Nine days after the university released its audit of the athletic department, McLeod left his post in Duluth.

If stealing $18,000 from UMD for personal use wasn't bad enough, McLeod was also linked to a payoff offer in an assault case when he was at the helm in Duluth.

According to a 1996 Associated Press article quoting the Star Tribune, McLeod offered to arrange a payment to a student if she would decline to testify against a hockey player who assaulted her.

The player, Sergei Krivokrasov, pleaded guilty to an assault charge in 1993 and now plays for the Chicago Blackhawks.

Transcripts show that during a meeting in his office, McLeod discussed with Erin Masser, then a sophomore, the disadvantages of pursuing an assault case. He offered to act as ``middleman'' in delivering money from Krivokrasov, who had signed a pro contract worth $900,000, the newspaper said.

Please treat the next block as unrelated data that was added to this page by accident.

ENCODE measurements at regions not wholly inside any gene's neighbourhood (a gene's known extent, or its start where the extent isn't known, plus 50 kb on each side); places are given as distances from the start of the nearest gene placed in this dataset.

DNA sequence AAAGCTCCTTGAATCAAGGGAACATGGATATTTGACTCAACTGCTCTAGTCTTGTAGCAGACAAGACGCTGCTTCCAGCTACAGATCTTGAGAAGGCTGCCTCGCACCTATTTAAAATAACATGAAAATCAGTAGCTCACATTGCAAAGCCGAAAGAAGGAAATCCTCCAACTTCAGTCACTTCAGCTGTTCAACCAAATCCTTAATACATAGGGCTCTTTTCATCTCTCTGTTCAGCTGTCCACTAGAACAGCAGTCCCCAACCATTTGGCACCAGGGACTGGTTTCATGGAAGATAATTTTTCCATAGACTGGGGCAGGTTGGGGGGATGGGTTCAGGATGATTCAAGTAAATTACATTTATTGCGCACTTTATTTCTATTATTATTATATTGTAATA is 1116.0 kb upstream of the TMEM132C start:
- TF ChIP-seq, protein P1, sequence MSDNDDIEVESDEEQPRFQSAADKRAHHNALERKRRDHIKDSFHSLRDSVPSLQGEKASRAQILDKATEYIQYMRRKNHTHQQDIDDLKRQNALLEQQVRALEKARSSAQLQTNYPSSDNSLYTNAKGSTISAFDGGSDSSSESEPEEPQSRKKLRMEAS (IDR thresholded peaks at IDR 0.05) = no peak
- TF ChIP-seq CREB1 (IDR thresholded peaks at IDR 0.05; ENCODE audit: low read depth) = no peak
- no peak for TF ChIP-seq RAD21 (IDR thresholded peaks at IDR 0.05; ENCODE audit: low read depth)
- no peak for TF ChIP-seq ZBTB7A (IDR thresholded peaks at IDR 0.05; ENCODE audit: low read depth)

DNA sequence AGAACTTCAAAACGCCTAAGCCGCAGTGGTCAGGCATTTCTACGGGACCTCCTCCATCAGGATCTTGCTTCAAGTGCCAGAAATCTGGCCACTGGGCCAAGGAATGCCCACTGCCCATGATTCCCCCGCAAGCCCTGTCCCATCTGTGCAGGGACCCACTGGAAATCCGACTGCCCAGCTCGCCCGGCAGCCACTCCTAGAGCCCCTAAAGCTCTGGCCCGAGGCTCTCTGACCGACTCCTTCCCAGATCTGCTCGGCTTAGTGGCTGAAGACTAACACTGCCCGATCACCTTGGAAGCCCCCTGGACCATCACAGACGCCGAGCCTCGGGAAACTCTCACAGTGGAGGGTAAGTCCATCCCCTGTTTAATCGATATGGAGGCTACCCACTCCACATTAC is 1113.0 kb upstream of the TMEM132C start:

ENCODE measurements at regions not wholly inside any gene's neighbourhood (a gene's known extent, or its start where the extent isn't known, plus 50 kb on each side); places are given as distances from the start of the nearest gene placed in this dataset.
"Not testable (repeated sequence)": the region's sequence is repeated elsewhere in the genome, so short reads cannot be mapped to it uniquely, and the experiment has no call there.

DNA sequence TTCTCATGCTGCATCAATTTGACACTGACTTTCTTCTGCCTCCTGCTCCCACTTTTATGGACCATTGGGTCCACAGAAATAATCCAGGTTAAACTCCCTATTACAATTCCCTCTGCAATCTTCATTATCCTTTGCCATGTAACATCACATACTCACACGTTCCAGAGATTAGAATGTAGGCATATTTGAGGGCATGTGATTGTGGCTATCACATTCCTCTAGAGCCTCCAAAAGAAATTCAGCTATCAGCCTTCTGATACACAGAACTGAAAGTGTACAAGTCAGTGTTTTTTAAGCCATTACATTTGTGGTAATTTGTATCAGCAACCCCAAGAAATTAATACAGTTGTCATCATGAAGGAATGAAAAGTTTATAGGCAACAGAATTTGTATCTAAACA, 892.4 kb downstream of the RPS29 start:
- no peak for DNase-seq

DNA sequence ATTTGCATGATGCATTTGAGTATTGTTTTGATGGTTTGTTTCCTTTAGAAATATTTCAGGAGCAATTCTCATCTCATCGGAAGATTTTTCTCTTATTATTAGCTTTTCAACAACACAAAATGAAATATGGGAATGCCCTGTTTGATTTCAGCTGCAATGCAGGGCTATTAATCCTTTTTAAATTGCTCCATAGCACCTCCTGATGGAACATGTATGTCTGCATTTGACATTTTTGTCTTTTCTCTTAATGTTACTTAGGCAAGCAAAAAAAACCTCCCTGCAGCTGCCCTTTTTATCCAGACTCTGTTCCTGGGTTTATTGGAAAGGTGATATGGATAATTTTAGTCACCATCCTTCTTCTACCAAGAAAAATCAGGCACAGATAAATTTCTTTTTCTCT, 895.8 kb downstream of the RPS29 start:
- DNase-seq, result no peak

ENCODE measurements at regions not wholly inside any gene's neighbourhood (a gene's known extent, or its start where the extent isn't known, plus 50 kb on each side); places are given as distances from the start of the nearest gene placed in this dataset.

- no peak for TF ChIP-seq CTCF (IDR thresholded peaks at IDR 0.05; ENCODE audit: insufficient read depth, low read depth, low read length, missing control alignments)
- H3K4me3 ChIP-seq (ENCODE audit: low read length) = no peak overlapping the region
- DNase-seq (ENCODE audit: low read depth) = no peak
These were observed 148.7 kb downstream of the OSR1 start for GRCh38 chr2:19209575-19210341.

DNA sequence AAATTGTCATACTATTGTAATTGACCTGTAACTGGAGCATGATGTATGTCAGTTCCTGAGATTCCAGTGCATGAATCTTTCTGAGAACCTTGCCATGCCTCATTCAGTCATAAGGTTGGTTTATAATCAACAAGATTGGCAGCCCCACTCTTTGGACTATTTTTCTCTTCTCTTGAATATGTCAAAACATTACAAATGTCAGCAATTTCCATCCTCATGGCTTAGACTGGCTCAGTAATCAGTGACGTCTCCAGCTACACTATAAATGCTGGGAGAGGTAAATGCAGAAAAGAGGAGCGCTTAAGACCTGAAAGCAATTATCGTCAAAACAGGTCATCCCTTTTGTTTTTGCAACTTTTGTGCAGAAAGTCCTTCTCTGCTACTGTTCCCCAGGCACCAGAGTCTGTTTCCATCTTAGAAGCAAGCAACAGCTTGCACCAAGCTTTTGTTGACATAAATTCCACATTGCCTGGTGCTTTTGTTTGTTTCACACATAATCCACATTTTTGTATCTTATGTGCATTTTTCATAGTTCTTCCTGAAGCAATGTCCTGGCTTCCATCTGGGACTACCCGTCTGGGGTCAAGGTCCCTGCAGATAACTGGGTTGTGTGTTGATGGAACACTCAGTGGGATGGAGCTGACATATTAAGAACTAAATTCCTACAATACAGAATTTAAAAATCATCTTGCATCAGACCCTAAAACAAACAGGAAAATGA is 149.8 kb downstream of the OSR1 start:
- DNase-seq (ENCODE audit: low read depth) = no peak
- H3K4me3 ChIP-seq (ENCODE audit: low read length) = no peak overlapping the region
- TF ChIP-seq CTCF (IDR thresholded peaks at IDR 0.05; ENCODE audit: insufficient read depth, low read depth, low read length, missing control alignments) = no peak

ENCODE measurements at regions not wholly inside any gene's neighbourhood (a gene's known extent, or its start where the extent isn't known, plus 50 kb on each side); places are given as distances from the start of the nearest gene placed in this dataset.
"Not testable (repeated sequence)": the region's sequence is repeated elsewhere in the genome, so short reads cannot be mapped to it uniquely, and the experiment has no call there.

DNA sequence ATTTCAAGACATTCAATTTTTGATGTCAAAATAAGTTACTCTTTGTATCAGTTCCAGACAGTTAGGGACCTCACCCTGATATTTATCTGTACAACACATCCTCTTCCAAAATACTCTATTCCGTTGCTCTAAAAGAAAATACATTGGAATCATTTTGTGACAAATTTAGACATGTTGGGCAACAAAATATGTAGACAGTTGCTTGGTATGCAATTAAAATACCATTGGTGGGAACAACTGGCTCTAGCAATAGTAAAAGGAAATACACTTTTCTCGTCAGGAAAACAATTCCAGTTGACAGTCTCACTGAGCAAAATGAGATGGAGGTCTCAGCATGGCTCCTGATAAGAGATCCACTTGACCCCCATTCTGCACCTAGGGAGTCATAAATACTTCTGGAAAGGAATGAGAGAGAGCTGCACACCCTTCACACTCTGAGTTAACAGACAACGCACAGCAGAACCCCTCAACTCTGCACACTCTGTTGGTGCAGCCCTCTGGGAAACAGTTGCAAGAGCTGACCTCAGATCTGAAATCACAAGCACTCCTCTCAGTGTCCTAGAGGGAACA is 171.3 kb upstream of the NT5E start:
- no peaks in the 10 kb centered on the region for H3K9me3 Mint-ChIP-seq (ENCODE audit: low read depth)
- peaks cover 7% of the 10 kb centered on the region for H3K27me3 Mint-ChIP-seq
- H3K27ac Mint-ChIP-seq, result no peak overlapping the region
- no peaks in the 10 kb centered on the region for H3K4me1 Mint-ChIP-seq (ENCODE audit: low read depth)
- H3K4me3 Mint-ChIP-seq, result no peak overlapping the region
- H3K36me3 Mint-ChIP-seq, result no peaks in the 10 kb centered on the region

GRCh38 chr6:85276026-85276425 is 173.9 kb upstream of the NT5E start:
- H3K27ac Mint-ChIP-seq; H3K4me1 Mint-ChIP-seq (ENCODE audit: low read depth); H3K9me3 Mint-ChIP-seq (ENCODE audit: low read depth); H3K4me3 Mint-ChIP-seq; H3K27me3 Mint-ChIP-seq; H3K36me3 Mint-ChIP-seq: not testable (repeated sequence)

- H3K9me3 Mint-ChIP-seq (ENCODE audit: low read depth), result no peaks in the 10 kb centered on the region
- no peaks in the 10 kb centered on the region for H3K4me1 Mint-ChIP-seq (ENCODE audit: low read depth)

As part of the investigation into suspected witness tampering and bribery by McLeod, Duluth police taped conversations between McLeod and Masser.

The St. Louis County attorney's office never filed charges against McLeod, in part because no money changed hands, according to the attorney who examined the case. However, police Lt. John Hall, who directed the investigation, told the paper that there was ``a good, presentable case.''

Given the fact Krivokrasoy never even played hockey at Minnesota-Duluth, the tie to McLeod is certainly an interesting one.